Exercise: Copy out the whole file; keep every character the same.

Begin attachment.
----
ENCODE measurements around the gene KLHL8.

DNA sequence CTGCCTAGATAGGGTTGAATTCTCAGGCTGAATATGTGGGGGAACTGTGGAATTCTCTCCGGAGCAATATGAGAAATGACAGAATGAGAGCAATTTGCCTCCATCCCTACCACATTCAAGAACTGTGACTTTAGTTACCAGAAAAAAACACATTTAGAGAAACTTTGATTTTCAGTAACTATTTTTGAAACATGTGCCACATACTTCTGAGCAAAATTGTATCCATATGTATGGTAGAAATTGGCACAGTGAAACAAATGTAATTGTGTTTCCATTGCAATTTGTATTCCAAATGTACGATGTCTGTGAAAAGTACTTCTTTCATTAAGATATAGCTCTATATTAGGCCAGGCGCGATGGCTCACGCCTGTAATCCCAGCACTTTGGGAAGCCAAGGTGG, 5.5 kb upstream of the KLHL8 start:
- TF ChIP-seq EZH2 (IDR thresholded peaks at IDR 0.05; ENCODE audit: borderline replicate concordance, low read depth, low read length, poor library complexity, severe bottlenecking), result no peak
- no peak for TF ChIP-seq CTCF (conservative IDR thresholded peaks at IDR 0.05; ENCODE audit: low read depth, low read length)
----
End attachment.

ENCODE measurements around the gene KLHL8.

DNA sequence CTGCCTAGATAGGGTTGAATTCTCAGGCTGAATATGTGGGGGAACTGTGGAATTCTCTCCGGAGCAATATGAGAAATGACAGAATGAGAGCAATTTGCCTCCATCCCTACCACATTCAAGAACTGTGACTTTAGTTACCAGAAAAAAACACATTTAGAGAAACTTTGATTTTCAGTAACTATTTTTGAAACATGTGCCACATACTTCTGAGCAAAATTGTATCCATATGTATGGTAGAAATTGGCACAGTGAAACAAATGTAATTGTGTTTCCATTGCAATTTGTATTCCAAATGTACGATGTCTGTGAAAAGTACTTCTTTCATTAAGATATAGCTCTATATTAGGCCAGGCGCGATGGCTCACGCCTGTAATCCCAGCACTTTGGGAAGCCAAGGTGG, 5.5 kb upstream of the KLHL8 start:
- TF ChIP-seq EZH2 (IDR thresholded peaks at IDR 0.05; ENCODE audit: borderline replicate concordance, low read depth, low read length, poor library complexity, severe bottlenecking), result no peak
- no peak for TF ChIP-seq CTCF (conservative IDR thresholded peaks at IDR 0.05; ENCODE audit: low read depth, low read length)